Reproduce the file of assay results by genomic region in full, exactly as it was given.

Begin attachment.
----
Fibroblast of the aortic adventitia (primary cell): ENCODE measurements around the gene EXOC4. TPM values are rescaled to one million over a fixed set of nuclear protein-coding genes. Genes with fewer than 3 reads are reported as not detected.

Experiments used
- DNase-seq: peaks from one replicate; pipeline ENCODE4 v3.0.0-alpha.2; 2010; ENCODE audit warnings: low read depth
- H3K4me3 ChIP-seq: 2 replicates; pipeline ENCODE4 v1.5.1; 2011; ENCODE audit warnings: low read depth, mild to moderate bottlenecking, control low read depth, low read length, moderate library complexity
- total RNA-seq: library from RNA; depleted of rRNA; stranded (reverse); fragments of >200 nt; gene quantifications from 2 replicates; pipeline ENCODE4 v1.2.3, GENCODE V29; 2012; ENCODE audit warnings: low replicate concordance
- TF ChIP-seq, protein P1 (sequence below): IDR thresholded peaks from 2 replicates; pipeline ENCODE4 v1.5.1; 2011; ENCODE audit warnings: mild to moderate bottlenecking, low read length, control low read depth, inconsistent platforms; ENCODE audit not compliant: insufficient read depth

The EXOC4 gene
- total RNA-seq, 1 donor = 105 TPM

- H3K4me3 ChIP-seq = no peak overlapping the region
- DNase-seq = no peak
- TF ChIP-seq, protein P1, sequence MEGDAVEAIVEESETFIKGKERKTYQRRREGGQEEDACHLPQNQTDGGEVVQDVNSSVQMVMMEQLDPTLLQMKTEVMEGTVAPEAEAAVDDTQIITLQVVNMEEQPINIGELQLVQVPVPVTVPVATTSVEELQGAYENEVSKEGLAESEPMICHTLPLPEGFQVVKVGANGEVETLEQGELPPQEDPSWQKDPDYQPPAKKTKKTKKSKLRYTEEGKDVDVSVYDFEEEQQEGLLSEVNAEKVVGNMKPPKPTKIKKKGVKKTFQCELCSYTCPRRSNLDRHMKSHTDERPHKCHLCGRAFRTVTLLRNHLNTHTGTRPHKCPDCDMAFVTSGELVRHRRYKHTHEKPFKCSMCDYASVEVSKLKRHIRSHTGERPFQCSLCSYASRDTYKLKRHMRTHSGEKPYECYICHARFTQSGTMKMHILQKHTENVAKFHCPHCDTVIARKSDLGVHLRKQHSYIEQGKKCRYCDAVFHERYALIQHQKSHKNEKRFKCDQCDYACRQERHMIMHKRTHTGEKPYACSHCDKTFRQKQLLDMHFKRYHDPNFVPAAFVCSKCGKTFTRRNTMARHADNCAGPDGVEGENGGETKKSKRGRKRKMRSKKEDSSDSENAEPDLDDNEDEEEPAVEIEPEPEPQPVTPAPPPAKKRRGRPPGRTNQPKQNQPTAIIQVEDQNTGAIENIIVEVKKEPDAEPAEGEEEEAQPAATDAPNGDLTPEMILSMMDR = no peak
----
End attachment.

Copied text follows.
Fibroblast of the aortic adventitia (primary cell): ENCODE measurements around the gene EXOC4. TPM values are rescaled to one million over a fixed set of nuclear protein-coding genes. Genes with fewer than 3 reads are reported as not detected.

Experiments used
- DNase-seq: peaks from one replicate; pipeline ENCODE4 v3.0.0-alpha.2; 2010; ENCODE audit warnings: low read depth
- H3K4me3 ChIP-seq: 2 replicates; pipeline ENCODE4 v1.5.1; 2011; ENCODE audit warnings: low read depth, mild to moderate bottlenecking, control low read depth, low read length, moderate library complexity
- total RNA-seq: library from RNA; depleted of rRNA; stranded (reverse); fragments of >200 nt; gene quantifications from 2 replicates; pipeline ENCODE4 v1.2.3, GENCODE V29; 2012; ENCODE audit warnings: low replicate concordance
- TF ChIP-seq, protein P1 (sequence below): IDR thresholded peaks from 2 replicates; pipeline ENCODE4 v1.5.1; 2011; ENCODE audit warnings: mild to moderate bottlenecking, low read length, control low read depth, inconsistent platforms; ENCODE audit not compliant: insufficient read depth

The EXOC4 gene
- total RNA-seq, 1 donor = 105 TPM

- H3K4me3 ChIP-seq = no peak overlapping the region
- DNase-seq = no peak
- TF ChIP-seq, protein P1, sequence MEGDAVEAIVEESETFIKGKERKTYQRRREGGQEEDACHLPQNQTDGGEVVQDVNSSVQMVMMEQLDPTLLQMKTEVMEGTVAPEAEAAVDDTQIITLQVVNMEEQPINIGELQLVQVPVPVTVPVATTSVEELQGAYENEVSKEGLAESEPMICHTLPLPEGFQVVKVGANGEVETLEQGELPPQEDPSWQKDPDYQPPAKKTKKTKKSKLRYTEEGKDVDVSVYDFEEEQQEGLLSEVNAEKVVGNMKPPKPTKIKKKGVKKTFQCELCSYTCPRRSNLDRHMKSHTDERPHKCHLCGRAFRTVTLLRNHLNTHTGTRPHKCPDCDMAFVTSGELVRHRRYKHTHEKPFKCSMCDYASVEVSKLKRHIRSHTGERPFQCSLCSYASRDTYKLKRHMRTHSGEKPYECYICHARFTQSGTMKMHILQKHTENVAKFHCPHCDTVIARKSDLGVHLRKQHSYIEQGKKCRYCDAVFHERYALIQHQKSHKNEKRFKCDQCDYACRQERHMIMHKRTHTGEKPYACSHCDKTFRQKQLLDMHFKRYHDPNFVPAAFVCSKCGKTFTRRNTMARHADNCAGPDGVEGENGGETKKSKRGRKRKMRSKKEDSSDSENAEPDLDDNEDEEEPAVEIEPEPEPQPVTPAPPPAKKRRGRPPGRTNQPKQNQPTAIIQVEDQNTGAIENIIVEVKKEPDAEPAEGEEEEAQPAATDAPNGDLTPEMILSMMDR = no peak